Training Through Pregnancy

By Sara Colangelo

Rejoice athletic moms-to-be! The American Medical Community is finally behind prenatal exercise for the majority of pregnancies. Exercising while pregnant is known to: improve or maintain cardiovascular fitness; lift your mood; ward off gestational diabetes and hypertension; fight fatigue; decrease body discomfort and excess weight gain as pregnancy progresses; and prepare your body for an easier labor. Yes, please!

Pregnancy is not the time to take up new activities (except maybe prenatal yoga – I’m now a convert!) But with certain adjustments, many training routines can be continued while cooking your little bun in the oven. Below are some common activities and modifications that I’ve discussed with my doctor and tried myself!


  • Mentally ditch the pace goals and instead aim for an effort that allows you to comfortably carry on a conversation.
  • You may feel breathless just walking at times during pregnancy – and if you’re like me and suffer from exercise induced asthma already, expect this to become more pronounced during pregnancy. So if you don’t want to cut your training session too short, try alternating a mile running with a mile walking to keep your heart rate and breathing comfortable.
  • Once 20 weeks hits, your center of gravity has appreciably changed, and so has your balance. Further, the hormones relaxin and estrogen make for one relaxing cocktail for the ligaments supporting your joints. Great for labor, bad for your running gait – you can become more prone to falls or other musculoskeletal injuries. So use extra caution when choosing your running surface and listen to your body if it starts to feel out of alignment.
  • At some point you may decide it’s better to preserve your pelvic floor muscles over your running fitness – and who can blame you. Enter the elliptical! Or try water running (I can’t bring myself to call it “aqua jogging”)! Grab a floatie belt and head to the deep end. The trick is to mimic your actual running form and cadence, while making sure you don’t lean forward too much – a temptation in the water.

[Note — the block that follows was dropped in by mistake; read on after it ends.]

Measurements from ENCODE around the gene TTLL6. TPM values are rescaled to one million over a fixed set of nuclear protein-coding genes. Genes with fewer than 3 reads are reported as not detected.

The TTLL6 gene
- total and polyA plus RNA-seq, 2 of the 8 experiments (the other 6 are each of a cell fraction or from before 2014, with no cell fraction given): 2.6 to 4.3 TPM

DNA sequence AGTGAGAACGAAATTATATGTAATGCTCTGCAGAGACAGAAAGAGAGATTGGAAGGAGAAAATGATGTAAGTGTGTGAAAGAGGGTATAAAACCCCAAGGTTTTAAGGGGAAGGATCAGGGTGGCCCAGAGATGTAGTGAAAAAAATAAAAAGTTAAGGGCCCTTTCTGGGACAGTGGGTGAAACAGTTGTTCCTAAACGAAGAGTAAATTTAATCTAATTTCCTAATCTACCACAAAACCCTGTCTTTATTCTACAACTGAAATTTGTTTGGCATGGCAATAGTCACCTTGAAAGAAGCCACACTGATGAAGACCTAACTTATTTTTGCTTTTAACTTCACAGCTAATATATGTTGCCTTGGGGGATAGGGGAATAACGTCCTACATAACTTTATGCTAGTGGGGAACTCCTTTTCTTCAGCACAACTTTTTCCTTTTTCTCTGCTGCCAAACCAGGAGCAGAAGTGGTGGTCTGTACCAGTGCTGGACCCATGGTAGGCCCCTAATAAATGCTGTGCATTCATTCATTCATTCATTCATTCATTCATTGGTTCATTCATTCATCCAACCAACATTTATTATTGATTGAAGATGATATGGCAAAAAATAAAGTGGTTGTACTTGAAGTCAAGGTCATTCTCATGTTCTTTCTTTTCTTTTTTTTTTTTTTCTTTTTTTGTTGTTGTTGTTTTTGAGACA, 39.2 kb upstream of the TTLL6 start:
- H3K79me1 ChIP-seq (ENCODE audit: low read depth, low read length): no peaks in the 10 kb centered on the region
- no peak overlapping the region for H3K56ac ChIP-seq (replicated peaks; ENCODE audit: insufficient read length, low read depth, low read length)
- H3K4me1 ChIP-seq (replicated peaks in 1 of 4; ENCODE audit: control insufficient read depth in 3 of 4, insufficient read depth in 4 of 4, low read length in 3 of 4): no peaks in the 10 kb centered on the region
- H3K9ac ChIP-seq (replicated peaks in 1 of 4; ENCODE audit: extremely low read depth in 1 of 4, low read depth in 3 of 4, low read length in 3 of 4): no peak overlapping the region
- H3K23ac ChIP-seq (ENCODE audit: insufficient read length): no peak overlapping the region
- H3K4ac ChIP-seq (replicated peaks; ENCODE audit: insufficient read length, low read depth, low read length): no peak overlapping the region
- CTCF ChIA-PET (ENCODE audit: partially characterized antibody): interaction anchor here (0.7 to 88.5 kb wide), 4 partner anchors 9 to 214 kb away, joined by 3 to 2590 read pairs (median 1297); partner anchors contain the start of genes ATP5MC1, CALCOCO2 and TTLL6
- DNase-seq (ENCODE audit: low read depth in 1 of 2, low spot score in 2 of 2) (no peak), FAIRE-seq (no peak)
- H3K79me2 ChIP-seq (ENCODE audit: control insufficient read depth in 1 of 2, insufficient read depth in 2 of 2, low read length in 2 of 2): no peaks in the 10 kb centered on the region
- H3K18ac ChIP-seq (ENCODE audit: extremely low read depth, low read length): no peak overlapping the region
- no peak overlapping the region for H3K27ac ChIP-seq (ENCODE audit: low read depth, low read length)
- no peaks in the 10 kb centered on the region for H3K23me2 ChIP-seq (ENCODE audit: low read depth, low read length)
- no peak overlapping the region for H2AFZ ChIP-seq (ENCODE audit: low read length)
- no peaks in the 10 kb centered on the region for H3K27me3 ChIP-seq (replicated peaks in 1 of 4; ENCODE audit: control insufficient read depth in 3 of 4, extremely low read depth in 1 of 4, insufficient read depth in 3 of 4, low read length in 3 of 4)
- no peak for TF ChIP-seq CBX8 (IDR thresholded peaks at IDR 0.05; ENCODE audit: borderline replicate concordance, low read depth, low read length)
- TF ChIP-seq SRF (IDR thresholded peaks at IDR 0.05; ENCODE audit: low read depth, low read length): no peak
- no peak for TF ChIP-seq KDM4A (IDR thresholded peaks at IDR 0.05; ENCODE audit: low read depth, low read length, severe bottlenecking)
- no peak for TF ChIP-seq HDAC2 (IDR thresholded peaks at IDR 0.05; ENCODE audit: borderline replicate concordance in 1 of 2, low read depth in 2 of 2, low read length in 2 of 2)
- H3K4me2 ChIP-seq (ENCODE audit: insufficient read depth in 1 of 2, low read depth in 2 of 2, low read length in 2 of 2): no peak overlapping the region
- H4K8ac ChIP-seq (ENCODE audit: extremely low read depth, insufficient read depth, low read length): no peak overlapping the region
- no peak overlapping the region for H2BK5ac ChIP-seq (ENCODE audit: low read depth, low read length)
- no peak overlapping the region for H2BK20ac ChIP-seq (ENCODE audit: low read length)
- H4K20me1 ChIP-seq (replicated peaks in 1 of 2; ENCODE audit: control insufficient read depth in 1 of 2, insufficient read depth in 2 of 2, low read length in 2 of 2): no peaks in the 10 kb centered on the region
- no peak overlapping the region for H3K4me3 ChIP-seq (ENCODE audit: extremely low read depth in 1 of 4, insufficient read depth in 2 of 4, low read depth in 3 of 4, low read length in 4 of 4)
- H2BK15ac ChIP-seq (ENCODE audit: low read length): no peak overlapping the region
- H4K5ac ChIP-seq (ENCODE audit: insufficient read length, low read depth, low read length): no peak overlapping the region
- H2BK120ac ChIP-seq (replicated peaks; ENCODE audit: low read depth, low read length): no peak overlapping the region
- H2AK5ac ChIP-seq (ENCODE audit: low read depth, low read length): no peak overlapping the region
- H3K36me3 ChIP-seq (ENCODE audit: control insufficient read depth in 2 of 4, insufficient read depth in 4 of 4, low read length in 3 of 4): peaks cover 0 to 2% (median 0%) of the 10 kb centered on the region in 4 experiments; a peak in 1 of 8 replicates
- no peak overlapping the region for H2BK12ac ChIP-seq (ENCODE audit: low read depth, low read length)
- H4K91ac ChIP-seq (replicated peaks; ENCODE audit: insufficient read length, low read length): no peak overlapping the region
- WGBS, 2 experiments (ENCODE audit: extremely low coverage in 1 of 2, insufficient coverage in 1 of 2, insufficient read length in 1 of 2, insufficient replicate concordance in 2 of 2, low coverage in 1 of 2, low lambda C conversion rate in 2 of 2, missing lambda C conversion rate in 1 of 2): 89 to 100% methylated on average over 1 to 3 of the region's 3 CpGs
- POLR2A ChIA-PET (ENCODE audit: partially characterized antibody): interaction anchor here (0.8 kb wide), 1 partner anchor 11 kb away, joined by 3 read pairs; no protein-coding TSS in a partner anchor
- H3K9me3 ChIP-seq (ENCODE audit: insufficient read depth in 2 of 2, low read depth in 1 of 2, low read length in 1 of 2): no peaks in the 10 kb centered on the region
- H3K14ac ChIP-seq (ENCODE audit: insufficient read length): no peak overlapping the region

• Hurrah triathletes and swimmers! Swimming is considered one of the safest and most beneficial forms of exercise during pregnancy.
  • Again, forget any pace or even duration expectations. Focus on feeling weightless (even if just for a few precious minutes!) And stretching out in the water. Aim for around 30 minutes of swim time – some days you’ll surprise yourself and blow that out of the water …. Other days the body may tell you to end early.
  • Try using your pregnancy to work on swim technique. Yes body balance may be different, but how about finally focusing on tweaking your catch, stroke rate, high elbow, or finish while you’re less concerned about speed.
  • Mix in paddles and/or a pull buoy for extra work on your arms, shoulders, and lats. Add in some kick sets to get a low impact boost for your leg muscles and that all important circulation.
  • But don’t be surprised if you find yourself taking more frequent rest breaks at the wall - by the second trimester the heart can work 40% harder to pump your increased blood volume. So remember to breathe easy between sets!


  • Some women choose to head straight indoors when they see the plus sign, feeling a bit more risk adverse when it comes to taking your ride outside. Regardless of how you feel at the start of your pregnancy, by 20 weeks your balance is off and your joints are on their way to relaxing. So it’s time to make the indoor option your only option.
  • Let go of power numbers, or your previous target gear in spin class. Instead, focus on enjoying the time with the friend on the bike next to you, or getting to binge on tv shows you may never have time to watch once baby arrives.
  • Try building leg strength with low cadence/higher gear sets on the bike. This will keep your heart rate down while you still feel a burn in the legs. If you reach a point where you can’t speak in full sentences, then take a break and spin easy.